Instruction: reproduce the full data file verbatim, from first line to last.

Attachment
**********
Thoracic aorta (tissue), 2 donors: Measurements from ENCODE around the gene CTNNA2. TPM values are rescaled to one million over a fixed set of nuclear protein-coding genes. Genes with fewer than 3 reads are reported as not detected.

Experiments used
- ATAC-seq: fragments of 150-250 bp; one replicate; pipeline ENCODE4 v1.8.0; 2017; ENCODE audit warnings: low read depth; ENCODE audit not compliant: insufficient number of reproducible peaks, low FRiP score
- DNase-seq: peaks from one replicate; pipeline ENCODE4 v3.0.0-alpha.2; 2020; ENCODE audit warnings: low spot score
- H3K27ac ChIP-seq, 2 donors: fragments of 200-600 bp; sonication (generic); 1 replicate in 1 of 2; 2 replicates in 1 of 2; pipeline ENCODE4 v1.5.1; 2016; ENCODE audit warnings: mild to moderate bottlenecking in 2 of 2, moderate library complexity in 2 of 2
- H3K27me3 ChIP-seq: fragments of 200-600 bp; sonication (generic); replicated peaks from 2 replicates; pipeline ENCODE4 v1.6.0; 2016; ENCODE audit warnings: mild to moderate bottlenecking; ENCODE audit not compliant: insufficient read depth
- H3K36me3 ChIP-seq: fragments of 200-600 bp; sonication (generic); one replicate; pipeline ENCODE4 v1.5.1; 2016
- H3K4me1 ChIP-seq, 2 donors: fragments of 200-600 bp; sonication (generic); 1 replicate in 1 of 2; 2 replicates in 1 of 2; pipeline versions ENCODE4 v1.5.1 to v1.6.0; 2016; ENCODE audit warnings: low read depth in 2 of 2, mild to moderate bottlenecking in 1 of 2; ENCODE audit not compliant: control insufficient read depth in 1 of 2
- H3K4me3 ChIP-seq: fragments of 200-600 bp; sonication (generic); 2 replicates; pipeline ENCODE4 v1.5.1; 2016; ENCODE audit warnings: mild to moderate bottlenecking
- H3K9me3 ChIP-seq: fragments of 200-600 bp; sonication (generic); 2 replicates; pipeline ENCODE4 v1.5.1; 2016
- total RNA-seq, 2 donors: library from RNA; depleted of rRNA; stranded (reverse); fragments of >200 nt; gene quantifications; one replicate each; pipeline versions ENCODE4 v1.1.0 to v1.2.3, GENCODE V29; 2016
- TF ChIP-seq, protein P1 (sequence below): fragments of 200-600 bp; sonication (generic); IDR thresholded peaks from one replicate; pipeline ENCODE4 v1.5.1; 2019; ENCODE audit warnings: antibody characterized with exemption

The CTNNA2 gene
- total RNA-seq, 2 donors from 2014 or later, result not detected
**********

Thoracic aorta (tissue), 2 donors: Measurements from ENCODE around the gene CTNNA2. TPM values are rescaled to one million over a fixed set of nuclear protein-coding genes. Genes with fewer than 3 reads are reported as not detected.

Experiments used
- ATAC-seq: fragments of 150-250 bp; one replicate; pipeline ENCODE4 v1.8.0; 2017; ENCODE audit warnings: low read depth; ENCODE audit not compliant: insufficient number of reproducible peaks, low FRiP score
- DNase-seq: peaks from one replicate; pipeline ENCODE4 v3.0.0-alpha.2; 2020; ENCODE audit warnings: low spot score
- H3K27ac ChIP-seq, 2 donors: fragments of 200-600 bp; sonication (generic); 1 replicate in 1 of 2; 2 replicates in 1 of 2; pipeline ENCODE4 v1.5.1; 2016; ENCODE audit warnings: mild to moderate bottlenecking in 2 of 2, moderate library complexity in 2 of 2
- H3K27me3 ChIP-seq: fragments of 200-600 bp; sonication (generic); replicated peaks from 2 replicates; pipeline ENCODE4 v1.6.0; 2016; ENCODE audit warnings: mild to moderate bottlenecking; ENCODE audit not compliant: insufficient read depth
- H3K36me3 ChIP-seq: fragments of 200-600 bp; sonication (generic); one replicate; pipeline ENCODE4 v1.5.1; 2016
- H3K4me1 ChIP-seq, 2 donors: fragments of 200-600 bp; sonication (generic); 1 replicate in 1 of 2; 2 replicates in 1 of 2; pipeline versions ENCODE4 v1.5.1 to v1.6.0; 2016; ENCODE audit warnings: low read depth in 2 of 2, mild to moderate bottlenecking in 1 of 2; ENCODE audit not compliant: control insufficient read depth in 1 of 2
- H3K4me3 ChIP-seq: fragments of 200-600 bp; sonication (generic); 2 replicates; pipeline ENCODE4 v1.5.1; 2016; ENCODE audit warnings: mild to moderate bottlenecking
- H3K9me3 ChIP-seq: fragments of 200-600 bp; sonication (generic); 2 replicates; pipeline ENCODE4 v1.5.1; 2016
- total RNA-seq, 2 donors: library from RNA; depleted of rRNA; stranded (reverse); fragments of >200 nt; gene quantifications; one replicate each; pipeline versions ENCODE4 v1.1.0 to v1.2.3, GENCODE V29; 2016
- TF ChIP-seq, protein P1 (sequence below): fragments of 200-600 bp; sonication (generic); IDR thresholded peaks from one replicate; pipeline ENCODE4 v1.5.1; 2019; ENCODE audit warnings: antibody characterized with exemption

The CTNNA2 gene
- total RNA-seq, 2 donors from 2014 or later, result not detected